Trump’s Final Election Promise Scorecard

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The Presidency of Donald J. Trump is over. He’s kicked and screamed against it more than any other American President in history and caused untold damage to faith in American democracy on his way out, but he’s finally at the end. His court challenges have failed. The attempted insurrection he played a hand in raising against the country on January 6th didn’t get him anywhere. After January 20th, Trump will be gone, and all things being well, the United States of America will finally begin the long, arduous journey toward recovering from this chaos we’ve been subjected to.

As things are finally now at an end, we thought it would be a good time to reassess the promises Trump made to the American electorate before his first term and appraise his success. This probably won’t count as a spoiler to most people, but it isn’t going to read well. It turns out that Trump doesn’t stick to his promises. That shouldn’t come as a surprise to the majority of people. This is a man who managed to go bankrupt with a casino in Atlantic City. Granted, Trump didn’t get the opportunity to make money through online slots in the same way that most casino operators can today, but that’s still a shocking failure. He’s actually become the first serving US President to star in an UK casino – “Rocket Men,” to be precise, but he’s never made money from one. It should have been easier to make money with a casino in the time before online slots, not harder. America should have seen this catalog of failures coming.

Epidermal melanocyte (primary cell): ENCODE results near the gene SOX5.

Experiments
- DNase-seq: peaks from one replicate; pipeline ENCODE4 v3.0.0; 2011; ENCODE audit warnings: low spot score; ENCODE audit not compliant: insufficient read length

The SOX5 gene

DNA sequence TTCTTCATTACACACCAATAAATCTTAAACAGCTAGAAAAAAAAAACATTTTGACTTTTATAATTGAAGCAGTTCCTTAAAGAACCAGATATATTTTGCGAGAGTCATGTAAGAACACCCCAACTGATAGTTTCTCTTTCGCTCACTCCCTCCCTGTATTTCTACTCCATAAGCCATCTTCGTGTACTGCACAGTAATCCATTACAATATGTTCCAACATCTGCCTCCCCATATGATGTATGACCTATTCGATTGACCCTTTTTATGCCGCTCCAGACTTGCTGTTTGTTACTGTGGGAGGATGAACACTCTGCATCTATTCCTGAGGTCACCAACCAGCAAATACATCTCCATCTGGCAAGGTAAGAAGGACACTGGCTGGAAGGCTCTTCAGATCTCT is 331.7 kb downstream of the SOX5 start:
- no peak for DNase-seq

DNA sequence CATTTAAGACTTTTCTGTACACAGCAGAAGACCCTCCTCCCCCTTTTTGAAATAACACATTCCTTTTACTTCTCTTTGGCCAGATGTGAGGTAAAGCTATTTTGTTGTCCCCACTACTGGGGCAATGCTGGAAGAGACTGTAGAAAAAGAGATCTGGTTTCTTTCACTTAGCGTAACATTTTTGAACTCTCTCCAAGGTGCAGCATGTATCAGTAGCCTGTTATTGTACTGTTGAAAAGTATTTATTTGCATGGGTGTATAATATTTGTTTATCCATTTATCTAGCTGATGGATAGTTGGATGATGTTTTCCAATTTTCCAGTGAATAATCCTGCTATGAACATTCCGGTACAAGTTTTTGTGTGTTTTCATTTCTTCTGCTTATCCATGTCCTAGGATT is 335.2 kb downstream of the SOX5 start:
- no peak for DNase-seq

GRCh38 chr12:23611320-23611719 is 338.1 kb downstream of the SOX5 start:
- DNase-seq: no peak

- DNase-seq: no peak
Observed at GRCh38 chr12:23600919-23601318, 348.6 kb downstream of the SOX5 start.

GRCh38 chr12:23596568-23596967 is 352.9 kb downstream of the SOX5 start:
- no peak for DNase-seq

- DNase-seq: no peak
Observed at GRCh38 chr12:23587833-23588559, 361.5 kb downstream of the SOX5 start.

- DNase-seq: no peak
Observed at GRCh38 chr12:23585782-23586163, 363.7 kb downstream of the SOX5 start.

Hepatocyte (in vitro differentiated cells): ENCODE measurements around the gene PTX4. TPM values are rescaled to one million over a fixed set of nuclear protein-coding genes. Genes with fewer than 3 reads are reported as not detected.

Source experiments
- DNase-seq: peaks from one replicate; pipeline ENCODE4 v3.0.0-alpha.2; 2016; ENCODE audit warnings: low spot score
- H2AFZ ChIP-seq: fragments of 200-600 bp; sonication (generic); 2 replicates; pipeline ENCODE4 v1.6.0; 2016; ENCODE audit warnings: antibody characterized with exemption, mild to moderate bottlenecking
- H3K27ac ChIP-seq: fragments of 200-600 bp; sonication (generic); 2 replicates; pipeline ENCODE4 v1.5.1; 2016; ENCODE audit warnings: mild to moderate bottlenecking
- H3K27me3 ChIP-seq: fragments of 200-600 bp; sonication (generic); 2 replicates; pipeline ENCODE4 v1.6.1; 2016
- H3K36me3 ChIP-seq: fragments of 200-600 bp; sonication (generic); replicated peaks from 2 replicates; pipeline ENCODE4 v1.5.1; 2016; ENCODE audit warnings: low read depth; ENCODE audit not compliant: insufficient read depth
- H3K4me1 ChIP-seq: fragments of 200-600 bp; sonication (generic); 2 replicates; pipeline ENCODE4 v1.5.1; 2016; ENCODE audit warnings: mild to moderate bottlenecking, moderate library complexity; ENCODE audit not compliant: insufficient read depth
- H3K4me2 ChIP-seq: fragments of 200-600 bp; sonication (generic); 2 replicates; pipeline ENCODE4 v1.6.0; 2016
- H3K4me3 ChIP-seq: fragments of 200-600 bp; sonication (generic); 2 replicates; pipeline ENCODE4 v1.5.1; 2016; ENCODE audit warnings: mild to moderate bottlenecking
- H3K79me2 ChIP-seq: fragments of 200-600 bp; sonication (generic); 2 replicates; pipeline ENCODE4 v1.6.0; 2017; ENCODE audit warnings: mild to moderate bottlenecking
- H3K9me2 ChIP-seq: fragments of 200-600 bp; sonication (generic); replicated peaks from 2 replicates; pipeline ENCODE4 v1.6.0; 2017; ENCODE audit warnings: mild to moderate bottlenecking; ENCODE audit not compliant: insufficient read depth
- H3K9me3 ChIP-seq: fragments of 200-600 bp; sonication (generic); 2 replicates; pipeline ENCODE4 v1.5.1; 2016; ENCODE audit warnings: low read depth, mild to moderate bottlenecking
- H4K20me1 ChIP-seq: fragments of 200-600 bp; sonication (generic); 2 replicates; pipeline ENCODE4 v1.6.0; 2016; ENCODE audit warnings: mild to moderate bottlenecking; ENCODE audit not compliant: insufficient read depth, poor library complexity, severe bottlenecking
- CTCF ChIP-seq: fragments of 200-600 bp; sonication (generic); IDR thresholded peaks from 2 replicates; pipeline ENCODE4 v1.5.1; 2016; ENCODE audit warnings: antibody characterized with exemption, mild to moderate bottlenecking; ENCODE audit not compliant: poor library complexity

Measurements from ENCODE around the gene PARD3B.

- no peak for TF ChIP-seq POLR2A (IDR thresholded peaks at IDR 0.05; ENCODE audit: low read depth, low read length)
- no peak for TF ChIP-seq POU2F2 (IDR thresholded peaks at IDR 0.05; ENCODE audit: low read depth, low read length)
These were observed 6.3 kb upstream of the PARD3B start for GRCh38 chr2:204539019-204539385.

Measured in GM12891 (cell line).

Let’s get this litany of failure underway.

Replacing Obamacare

The existence of Obamacare was one of the biggest bugbears of Trump supporters in the run-up to the 2016 election (doesn’t that feel like a long time ago now?), mostly because it felt too much like socialized health care for their liking. Among the many criticisms leveled at it, Obamacare was described as “a job killer” (which turned out to be incorrect), too costly for businesses, and an imposition on the private health care arrangements of citizens and the medical professionals who treated them. Republicans wanted it gone, and Trump promised he would make it happen.

While Trump’s most ardent supporters will tell you he delivered on this promise, the reality is that Republicans never managed to pass a repeal bill or a reform bill and quickly gave up on the idea when it became increasingly apparent there was no appetite to do so. Instead, they’ve hacked away at Obamacare and challenged it in court, but the matter is still with the Supreme Court as we head toward Biden’s inauguration. Obamacare survived the duration of Trump’s presidency.

Mexico Will Pay For A Border Wall

This was the loudest and most oft-repeated of all Trump’s pre-election promises. His supporters chanted it at rallies. A wall was going to be built across the entire US-Mexican border, and Mexico was going to pay for it. It didn’t matter that there was no means of compelling Mexico to do so – the hope appeared to be that if Trump said it often enough, it would magically become true.